You Probably Need a Will, So Here's How to Have That Potentially Awkward Conversation with Your Family
Remember, if you die without a will, the state will determine who inherits
I was 18 years old when I found out my dad used to hit my mom.
I didn’t know before then, because I am the child of what is commonly known as a “deadbeat dad” -- one who isn’t around, who doesn’t send birthday cards, who doesn’t pay child support. A dad who doesn’t know anything about me, and doesn’t seem to care about knowing.
All I knew about my dad was the following: He had been in prison for armed robbery when I was young, and he was a dishonest guy who had skipped town with his new wife when I was about eight years old, after selling off all the household appliances (that he had borrowed from his family) and allegedly stealing money from his job at an auto parts store.
When my mom told me that he had been physically abusive as well, I remembered something that my mind had suppressed for 10 years: the last time I saw my dad, he was beating the shit out of his wife in the middle of the night, as I cowered in the guest room and wished I was at home with my mom.
I don’t remember much about my father. I remember visiting him a few times when I was in second grade. I remember feeling uncomfortable with him, and not wanting to go to his house. I remember the musty smell of his house -- cigarettes and dirty litter boxes, and some other smell that I’ve never been able to place. I remember him taking me to his workplace and introducing me to everyone as “the apple of my eye.”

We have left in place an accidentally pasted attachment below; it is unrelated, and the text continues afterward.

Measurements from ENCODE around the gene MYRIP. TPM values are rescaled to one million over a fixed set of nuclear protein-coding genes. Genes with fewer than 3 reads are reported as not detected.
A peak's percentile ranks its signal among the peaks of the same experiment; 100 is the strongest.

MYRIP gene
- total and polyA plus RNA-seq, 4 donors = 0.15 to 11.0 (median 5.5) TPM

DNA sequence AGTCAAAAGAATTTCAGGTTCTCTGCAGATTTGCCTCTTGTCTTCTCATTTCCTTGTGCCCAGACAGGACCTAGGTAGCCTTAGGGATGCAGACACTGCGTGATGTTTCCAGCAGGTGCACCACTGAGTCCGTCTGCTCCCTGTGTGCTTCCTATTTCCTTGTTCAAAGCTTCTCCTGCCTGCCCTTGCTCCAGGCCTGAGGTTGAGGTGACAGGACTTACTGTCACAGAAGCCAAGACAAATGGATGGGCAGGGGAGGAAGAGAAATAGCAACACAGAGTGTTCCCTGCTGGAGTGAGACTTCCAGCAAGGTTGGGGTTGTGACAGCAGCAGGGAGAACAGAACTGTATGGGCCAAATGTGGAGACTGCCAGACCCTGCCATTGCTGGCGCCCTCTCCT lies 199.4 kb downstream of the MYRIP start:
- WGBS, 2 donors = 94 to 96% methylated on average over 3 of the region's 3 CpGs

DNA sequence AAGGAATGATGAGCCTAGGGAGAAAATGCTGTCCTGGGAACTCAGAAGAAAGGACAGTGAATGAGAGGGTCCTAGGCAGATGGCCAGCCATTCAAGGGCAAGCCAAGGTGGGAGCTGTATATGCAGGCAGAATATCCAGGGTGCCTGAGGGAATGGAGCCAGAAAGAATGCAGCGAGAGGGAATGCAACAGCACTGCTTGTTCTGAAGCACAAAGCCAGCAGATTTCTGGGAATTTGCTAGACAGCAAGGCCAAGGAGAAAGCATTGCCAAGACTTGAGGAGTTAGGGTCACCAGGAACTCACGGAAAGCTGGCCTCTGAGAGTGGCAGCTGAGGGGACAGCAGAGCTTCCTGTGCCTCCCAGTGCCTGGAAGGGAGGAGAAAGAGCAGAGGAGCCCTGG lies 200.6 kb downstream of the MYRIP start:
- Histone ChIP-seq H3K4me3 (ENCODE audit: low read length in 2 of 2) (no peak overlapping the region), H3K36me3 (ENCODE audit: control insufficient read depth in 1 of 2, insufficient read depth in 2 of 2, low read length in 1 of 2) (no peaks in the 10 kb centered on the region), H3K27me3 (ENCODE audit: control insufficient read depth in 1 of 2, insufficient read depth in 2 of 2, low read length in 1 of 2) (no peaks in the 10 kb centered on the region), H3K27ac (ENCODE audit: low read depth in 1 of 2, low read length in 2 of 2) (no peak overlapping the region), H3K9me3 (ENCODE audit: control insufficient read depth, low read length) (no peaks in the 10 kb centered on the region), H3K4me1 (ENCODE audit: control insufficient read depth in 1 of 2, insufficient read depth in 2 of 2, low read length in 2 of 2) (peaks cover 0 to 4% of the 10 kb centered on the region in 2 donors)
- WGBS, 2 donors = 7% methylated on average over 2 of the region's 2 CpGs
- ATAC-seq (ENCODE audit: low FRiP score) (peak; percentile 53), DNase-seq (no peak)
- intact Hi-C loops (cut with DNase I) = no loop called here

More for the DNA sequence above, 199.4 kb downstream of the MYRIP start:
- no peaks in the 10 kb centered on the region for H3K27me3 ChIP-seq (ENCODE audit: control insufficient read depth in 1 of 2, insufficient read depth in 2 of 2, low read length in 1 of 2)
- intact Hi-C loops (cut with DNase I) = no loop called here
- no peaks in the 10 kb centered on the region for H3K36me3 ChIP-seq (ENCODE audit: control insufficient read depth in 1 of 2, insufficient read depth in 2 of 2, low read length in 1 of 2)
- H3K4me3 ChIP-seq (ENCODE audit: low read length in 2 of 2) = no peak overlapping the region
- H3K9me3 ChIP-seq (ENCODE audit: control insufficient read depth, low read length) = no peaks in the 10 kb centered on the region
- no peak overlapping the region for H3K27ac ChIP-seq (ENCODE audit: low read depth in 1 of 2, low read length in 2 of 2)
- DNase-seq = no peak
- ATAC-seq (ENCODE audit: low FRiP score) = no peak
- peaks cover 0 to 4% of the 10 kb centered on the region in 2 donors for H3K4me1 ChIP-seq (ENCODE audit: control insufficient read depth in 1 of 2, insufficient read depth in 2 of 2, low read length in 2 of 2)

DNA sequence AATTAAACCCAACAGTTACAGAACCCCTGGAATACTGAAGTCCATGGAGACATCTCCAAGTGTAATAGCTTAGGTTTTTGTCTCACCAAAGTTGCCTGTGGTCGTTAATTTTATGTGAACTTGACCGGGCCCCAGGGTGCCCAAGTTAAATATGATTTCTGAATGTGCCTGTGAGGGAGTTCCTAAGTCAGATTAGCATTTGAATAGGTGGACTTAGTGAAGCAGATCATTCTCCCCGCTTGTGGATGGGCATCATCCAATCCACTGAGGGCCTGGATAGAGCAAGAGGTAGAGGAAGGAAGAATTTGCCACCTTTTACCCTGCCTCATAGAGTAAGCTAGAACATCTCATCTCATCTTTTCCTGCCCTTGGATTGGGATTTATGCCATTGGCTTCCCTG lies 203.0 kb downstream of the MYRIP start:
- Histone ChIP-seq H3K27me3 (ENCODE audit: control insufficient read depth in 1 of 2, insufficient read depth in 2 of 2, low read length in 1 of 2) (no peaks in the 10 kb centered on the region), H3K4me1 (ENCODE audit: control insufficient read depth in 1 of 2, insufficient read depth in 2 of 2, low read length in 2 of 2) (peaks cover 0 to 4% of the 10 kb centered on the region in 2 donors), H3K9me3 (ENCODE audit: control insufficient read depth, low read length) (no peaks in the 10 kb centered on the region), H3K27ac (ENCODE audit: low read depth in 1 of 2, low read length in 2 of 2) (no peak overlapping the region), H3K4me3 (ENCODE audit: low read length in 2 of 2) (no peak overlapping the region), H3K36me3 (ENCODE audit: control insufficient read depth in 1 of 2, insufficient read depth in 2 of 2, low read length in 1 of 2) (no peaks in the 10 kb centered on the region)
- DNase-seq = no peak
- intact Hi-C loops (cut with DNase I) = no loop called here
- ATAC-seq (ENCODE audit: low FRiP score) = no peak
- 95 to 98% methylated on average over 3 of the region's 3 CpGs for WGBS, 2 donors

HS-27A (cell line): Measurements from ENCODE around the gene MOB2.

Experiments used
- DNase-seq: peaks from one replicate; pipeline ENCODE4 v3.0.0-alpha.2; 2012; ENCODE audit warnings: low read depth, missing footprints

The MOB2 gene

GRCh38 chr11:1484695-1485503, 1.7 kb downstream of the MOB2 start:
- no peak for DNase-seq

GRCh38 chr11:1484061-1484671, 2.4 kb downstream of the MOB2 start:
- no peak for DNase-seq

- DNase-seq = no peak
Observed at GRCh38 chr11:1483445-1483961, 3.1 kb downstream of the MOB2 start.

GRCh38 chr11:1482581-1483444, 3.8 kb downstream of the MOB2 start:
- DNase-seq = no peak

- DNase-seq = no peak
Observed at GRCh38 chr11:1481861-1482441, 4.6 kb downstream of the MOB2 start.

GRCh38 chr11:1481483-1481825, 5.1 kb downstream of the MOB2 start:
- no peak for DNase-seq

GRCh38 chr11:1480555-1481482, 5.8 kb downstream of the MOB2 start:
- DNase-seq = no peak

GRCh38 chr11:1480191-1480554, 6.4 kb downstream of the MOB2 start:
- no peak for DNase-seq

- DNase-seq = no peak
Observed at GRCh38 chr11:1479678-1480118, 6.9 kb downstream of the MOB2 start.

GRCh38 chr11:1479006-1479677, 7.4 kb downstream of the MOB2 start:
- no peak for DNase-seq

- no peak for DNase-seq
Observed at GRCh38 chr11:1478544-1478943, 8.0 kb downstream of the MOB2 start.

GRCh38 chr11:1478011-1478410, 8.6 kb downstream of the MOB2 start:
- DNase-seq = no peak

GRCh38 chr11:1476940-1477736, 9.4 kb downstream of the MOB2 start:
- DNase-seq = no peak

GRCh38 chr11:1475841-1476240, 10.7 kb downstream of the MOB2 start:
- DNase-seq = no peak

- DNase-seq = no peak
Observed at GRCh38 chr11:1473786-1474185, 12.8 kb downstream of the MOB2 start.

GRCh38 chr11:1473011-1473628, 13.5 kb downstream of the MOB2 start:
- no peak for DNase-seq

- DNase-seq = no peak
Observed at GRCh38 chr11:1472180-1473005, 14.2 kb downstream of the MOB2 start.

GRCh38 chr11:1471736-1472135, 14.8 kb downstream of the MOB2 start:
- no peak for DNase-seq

Even at eight years old, I knew something was off about this statement.
As an adult, I can recognize that I was a prop for him to illustrate to everyone that he was a trustworthy guy. He was not a trustworthy guy.
My mom told me how he used to lie about things for no discernible reason. Just to lie about them. She told me how he was never sorry for lying -- he was only sorry to be caught.
They divorced when I was less than two years old. Removing me from that kind of environment is the greatest gift my mom has ever given me.
After he left town, his family didn’t hear from him, or know where he had gone. He never paid my mother a dime of child support. Eventually we heard from his now-ex-wife, who reported that he was a monster who had beat her up, and she had managed to escape. They had been living in San Diego.
I never heard from him again, and I was glad.
So imagine my surprise when he contacted me 15 years later. It was early 2000, and I was living in California. The Y2K scare had passed without incident, and my maternal grandfather (the closest thing to a father I had ever known) had just died of lung cancer. I got an e-mail from a man who had found me online, and wondered if I might be his daughter. He had the right person.
Even knowing what I knew about him, I was willing to give him the benefit of the doubt. People can change, right?
I asked questions about his family history, and whether there were any family health issues I should know about. I still don’t know if what he told me was true, or a fabrication.